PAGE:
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A man is not truly free until his latitude exceeds his desires. - Michael Armstrong

Why the Industrial Revolution?
05/08/2018

Why is it important to consider this question, of why the Industrial Revolution occurred?

It is a question that needs to be asked if we want to know how we became what we are. The 19th and 20th centuries are in many ways the most transformative centuries in all of human history. Until about 1800, the vast bulk of people on this planet were poor. And when I say poor, I mean they were on the brink of physical starvation for most of their lives.

Life expectancy in 1750 was around 38 at most, and much lower in some places. The notion that today we would live 80 years, and spend much of those in leisure, is totally unexpected. The lower middle class in Western and Asian industrialized societies today has a higher living standard than the pope and the emperors of a few centuries back, in every dimension. That is the result of one thing: Our ability to understand the forces of nature and harness them for our economic needs.

Research agenda change

Between Columbusís voyage to America in 1492 and the death of Isaac Newton in 1727, the agenda of research in Europe changes. For much of human history, people studied science and natural phenomena, not to make us materially better off, but just to satisfy curiosity. The ancient Greeks made fantastic scientific progress, but there are few instances in which they use it for anything. In fact, Aristotle says science shouldnít be used, because work is something for the lower classes. Learned people didnít work, and working people didnít learn.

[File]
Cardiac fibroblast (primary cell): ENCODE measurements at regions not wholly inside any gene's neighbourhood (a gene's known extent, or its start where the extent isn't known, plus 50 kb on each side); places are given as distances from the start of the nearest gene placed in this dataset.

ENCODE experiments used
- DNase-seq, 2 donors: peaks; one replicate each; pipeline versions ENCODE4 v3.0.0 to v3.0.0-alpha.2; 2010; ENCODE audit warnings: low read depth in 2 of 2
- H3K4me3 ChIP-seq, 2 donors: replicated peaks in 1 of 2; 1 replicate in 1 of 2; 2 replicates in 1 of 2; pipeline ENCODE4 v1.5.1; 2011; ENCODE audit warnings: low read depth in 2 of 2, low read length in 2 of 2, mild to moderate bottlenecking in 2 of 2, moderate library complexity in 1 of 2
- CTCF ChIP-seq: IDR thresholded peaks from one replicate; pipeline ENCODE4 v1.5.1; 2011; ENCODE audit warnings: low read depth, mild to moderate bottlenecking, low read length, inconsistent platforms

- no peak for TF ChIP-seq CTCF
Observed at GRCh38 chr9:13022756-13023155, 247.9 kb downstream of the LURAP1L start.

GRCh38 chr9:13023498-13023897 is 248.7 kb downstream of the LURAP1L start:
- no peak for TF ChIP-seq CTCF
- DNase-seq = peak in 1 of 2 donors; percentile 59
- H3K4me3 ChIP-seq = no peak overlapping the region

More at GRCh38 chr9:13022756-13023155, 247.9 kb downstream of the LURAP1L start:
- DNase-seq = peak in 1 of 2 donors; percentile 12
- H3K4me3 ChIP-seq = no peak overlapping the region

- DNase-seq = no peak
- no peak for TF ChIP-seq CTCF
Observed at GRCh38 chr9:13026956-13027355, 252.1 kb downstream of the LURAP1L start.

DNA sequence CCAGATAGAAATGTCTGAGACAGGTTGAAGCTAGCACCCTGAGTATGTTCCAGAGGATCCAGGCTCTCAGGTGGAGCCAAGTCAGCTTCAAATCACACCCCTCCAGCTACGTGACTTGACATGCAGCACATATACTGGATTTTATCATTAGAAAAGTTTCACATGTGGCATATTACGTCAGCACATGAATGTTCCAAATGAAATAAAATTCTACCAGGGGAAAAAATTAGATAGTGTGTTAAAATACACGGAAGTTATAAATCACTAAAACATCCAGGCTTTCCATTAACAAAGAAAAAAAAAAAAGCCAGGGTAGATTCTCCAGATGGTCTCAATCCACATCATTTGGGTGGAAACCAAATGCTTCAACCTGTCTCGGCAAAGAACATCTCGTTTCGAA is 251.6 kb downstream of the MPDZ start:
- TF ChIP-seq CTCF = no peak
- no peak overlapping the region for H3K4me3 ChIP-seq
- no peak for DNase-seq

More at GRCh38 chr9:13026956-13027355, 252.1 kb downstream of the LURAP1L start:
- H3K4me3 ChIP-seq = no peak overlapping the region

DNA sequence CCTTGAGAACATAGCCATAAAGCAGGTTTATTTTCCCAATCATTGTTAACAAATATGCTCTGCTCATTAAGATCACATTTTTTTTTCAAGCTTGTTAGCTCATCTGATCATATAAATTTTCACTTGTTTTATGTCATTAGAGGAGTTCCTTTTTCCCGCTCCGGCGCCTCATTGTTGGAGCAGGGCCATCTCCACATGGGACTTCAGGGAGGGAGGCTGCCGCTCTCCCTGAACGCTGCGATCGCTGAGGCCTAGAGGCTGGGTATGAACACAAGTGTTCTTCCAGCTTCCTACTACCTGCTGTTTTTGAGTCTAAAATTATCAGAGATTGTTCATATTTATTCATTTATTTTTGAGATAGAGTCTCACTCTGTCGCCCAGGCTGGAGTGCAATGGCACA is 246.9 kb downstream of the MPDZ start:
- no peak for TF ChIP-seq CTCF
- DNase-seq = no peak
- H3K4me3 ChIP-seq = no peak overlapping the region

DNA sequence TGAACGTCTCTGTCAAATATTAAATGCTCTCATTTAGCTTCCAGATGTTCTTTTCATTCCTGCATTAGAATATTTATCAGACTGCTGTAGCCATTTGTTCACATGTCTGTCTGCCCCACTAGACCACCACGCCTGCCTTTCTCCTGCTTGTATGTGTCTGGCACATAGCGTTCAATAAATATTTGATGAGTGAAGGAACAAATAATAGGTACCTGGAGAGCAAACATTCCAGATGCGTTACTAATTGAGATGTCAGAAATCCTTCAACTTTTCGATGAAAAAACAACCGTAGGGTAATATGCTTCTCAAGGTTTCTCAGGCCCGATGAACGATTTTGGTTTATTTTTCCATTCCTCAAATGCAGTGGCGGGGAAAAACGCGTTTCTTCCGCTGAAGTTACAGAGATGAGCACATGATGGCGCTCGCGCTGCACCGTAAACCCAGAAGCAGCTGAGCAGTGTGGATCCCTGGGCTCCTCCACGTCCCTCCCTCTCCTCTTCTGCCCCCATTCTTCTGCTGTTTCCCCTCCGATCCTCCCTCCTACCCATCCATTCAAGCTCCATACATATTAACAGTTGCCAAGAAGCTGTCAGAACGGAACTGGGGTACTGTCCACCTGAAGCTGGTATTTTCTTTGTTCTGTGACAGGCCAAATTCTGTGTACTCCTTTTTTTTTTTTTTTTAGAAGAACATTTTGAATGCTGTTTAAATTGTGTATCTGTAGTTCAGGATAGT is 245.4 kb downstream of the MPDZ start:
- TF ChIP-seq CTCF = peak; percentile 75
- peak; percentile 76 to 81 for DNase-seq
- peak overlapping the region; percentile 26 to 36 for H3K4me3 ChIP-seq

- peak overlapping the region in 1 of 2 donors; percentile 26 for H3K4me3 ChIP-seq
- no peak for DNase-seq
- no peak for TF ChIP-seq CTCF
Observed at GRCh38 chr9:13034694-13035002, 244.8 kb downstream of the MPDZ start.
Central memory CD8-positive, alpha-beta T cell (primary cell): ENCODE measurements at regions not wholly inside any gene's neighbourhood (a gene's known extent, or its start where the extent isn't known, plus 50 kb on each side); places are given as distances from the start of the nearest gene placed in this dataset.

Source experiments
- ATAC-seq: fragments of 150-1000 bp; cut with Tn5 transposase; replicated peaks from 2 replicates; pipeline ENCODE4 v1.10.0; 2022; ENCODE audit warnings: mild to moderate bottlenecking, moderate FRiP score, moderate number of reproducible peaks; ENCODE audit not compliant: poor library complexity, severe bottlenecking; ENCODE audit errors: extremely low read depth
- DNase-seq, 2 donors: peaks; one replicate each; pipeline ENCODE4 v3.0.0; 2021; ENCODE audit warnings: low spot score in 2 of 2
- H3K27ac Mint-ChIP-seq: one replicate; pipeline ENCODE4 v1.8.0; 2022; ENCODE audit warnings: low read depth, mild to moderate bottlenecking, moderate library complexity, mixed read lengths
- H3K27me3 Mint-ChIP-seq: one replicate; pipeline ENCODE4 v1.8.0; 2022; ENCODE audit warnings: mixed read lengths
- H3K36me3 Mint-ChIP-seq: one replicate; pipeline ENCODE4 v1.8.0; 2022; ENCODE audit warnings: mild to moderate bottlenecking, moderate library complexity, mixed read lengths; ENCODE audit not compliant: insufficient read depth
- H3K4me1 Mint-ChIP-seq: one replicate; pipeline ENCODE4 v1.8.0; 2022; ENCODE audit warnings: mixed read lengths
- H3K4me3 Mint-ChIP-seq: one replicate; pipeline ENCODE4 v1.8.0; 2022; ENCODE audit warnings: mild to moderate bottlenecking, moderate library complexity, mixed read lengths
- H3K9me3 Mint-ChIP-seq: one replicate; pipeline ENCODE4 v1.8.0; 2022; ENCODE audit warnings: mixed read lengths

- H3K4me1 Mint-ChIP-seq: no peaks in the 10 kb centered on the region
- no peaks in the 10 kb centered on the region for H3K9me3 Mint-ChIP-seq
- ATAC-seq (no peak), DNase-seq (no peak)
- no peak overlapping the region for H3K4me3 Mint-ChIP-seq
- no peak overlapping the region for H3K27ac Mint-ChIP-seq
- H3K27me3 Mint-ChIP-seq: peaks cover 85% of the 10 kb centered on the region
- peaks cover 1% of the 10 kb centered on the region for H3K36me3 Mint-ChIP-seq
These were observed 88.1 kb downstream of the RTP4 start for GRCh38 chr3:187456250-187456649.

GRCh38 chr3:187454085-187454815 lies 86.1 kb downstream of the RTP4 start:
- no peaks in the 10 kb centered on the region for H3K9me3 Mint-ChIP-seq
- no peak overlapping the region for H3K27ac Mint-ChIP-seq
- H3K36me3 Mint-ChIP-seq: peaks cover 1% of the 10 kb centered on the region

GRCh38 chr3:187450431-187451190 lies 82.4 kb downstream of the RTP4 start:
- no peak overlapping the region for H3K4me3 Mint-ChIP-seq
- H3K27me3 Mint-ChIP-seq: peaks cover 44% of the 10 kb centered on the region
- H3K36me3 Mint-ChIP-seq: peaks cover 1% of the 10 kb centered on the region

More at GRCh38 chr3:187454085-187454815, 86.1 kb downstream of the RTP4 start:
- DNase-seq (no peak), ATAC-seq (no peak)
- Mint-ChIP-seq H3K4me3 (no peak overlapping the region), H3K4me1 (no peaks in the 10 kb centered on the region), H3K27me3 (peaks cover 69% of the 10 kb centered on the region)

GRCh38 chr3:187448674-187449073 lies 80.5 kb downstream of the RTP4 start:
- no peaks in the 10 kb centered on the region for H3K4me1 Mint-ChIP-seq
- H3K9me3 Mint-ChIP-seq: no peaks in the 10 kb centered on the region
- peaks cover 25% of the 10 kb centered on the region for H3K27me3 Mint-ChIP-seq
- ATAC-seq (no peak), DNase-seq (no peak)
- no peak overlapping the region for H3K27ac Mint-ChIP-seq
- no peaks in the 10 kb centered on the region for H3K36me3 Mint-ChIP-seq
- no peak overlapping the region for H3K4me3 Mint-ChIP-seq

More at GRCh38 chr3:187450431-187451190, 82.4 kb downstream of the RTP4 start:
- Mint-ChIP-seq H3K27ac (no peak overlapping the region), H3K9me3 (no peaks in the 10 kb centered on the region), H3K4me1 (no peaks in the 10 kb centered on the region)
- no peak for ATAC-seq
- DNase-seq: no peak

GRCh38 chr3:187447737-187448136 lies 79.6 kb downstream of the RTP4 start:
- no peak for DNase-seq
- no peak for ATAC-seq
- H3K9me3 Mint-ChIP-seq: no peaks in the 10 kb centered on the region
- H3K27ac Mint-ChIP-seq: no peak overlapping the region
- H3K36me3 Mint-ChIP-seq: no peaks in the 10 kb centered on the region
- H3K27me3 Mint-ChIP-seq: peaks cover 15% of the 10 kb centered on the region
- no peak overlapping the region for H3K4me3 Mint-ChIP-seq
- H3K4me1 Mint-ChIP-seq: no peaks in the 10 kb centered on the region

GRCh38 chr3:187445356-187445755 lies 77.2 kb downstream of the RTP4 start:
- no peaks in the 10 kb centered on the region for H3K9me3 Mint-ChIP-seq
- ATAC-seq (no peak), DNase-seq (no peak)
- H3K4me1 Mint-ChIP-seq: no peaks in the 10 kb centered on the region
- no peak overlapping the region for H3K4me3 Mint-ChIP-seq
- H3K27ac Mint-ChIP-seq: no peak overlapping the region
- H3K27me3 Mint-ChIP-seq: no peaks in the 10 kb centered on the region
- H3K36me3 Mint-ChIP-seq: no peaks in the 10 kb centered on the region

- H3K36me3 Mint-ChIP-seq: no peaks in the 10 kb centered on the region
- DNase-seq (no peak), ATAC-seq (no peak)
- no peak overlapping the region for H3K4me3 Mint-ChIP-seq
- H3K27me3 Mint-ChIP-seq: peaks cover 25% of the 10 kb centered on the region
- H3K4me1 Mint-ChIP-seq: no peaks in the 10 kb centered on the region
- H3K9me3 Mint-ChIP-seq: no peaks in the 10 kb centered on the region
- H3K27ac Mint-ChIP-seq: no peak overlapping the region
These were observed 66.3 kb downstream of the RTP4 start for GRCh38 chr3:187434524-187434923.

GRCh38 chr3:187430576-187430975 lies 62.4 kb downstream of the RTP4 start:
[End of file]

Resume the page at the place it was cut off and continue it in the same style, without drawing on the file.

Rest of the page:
Aristotle famously thought that a vacuum was impossible. Then one day, Europeans build a vacuum pump. The only conclusion they could reach is Aristotle is wrong. If he was wrong about that, could he be wrong about other things? You bet. Aristotle thought all the stars in the heavens were completely fixed; nothing is added and nothing is subtracted. In 1573, a Danish astronomer called Tycho Brahe observes a supernova. There was a star there before, and now itís not. So people start being skeptical, and skepticism leads to what I call contestability. Arguments are decided not on authority, but on evidence, logic and mathematical proof.

That seems perfectly normal to us, but it's something that had to be learned. It's something no other society pulls off. In other places, wisdom and knowledge were revealed to our forefathers, and if you want to know the truth, you have to study their writings, whether itís the Bible, or Confucius, or the Koran, or the Talmud. Ė Ana Swanson, The Washington Post, Oct 28, 2016

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